Suffering with Takato Yamamoto
Takato Yamamoto is a Japanese contemporary artist whose influences include traditional Japanese art and the European Renaissance. He explores sex, death, and violence in a style he calls “Heisei Estheticism,” and in this piece, Yamamoto welcomes us to the underworld with a woman adorned in death sitting across from an angelic man pierced by arrows.
Two trees molded out of the grotesque stand against dark clouds filling a darker sky, telling us that this is not the earth we know. The upper half of the tree on the left seems to have an eye, nose, and mouth, appearing to be some unnatural personified version of a tree. Though it has a face, and presumably thoughts of its own, it shows no remorse in its expression for the suffering man across from it. It seems more fascinated with his suffering than anything, suggesting Yamamoto’s intention for viewers to be fascinated with the aesthetic of the violence he portrays in the image without remorse. Moreover, the woman at the base of the personified tree embodies death as she looks down upon the corpse she holds with her head wrapped in faces with closed eyes and a skull. She wears death like she would wear jewels, admiring its beauty. She allows Yamamoto to state that death is not man’s hideous undoing, but that death is a part of the artistic exploration of existence.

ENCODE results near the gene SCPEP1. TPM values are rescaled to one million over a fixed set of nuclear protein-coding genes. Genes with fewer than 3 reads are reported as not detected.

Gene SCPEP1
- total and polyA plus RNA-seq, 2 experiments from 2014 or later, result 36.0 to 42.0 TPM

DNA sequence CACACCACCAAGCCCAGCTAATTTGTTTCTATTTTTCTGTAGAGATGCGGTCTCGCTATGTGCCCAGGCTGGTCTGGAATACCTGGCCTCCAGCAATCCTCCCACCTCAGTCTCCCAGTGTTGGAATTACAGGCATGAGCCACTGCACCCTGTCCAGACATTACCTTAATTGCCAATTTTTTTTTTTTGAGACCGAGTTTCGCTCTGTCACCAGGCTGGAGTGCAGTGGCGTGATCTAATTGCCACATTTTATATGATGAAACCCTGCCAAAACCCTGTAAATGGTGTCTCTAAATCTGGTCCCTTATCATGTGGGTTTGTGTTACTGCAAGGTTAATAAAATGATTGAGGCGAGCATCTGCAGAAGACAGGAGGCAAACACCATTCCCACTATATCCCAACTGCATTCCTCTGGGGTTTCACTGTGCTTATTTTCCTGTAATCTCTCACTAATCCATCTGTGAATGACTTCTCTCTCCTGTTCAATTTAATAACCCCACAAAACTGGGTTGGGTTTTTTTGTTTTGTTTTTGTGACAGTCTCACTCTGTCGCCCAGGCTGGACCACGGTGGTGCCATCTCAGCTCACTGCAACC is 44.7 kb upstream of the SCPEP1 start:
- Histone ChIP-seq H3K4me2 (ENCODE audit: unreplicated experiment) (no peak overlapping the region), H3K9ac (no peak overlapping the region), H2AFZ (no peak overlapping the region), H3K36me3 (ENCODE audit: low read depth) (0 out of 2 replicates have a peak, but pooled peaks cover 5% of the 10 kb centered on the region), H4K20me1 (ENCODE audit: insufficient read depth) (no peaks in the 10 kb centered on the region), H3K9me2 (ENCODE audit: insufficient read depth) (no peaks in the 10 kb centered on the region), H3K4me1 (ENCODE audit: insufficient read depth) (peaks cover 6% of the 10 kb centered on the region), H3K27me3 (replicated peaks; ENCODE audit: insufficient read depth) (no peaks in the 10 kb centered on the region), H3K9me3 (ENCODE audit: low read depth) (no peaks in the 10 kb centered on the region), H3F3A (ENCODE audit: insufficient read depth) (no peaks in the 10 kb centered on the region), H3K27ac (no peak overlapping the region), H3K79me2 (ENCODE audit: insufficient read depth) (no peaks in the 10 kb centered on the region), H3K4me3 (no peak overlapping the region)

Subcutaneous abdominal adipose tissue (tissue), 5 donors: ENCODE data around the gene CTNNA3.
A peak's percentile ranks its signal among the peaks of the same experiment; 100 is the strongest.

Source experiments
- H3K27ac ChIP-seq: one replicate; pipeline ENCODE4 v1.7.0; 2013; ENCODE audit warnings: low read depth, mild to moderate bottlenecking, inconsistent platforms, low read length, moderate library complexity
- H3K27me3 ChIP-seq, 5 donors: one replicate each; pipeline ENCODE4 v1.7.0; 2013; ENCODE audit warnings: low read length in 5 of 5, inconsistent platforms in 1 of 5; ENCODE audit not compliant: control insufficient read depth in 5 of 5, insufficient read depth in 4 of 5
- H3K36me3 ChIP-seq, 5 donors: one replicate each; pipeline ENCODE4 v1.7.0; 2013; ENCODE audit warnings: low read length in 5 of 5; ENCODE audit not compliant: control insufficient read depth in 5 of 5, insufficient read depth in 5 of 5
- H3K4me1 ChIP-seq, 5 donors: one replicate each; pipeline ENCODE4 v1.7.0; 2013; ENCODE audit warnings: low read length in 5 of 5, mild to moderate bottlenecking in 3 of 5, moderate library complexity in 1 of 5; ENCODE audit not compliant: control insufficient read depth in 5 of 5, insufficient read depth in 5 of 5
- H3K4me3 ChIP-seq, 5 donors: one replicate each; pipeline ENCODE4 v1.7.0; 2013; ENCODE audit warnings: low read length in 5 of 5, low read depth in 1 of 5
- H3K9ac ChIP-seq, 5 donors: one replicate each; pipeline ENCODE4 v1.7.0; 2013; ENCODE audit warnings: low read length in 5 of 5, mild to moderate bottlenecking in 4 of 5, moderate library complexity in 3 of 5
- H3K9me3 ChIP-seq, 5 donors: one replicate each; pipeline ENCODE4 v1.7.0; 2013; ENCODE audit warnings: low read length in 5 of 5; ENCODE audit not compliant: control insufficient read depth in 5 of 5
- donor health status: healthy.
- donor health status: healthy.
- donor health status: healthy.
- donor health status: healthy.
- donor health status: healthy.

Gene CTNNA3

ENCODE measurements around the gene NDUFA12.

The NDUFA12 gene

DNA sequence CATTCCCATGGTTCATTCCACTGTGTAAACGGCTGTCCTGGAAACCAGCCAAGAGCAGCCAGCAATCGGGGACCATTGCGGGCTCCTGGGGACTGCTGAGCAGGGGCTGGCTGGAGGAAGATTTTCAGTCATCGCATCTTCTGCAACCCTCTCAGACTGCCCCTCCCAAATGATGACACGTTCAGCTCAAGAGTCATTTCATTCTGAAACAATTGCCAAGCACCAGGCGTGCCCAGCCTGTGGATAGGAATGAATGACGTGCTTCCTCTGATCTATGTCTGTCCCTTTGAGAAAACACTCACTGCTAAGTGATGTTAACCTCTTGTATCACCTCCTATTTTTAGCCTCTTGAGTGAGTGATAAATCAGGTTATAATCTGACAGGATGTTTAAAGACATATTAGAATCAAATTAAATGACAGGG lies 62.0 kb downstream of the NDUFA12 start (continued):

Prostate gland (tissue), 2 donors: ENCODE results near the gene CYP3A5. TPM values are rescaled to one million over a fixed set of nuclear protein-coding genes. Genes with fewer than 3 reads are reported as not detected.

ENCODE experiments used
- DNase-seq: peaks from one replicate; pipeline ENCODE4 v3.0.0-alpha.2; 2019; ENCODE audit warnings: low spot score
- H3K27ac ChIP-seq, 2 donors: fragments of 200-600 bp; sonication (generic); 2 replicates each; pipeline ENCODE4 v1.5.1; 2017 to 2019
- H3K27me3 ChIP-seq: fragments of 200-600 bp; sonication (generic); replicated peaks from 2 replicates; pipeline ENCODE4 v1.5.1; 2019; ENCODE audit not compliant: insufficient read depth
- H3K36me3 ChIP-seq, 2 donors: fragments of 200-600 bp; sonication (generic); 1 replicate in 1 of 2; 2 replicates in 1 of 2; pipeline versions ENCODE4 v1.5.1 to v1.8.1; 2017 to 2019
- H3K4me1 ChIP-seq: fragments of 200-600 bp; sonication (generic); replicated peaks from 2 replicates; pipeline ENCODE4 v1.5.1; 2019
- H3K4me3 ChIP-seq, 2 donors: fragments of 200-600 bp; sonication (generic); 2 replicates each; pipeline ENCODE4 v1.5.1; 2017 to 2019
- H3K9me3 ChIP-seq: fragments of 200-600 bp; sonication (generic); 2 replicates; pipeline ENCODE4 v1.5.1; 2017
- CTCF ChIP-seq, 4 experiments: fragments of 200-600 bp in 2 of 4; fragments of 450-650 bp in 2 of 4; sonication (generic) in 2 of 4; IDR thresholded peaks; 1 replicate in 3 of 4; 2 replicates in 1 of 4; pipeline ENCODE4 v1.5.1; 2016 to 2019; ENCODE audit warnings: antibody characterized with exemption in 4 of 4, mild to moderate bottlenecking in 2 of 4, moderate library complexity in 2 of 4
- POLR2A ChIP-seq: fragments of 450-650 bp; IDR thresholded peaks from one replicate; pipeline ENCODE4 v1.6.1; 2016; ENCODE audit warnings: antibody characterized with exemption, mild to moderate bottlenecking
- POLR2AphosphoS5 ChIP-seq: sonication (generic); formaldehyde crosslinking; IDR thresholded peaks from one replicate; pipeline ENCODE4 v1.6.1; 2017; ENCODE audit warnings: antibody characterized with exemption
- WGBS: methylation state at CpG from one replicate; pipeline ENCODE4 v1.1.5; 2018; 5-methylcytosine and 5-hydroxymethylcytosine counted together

The man in distress on the left, pierced by arrows, has a halo over his head to imply his good nature. He is bound, forced to withstand the torture and violence. As viewers, we wonder why he is in this dystopia and why such an angelic figure would be subjected to this agony. Perhaps including this man allows Yamamoto to remind us that this fascination with suffering is within all of us regardless of whether we want it to be. Even the most virtuous of humans have a part of them that is intrigued by what society has taught them is grotesque, wrong, or ugly. Yamamoto gives us permission to be shamelessly fascinated with a world of things that we would never normally explore.
What do you think is happening in this piece?
I enjoy the author’s points of view and ability to put into words such complex pieces of art. Well done!
The author could have referenced St Sebastian and comments on that theme; including film, for example Jarman’s Sebastiane … and the obsession with St elation of Japanese author Mishima Yukio …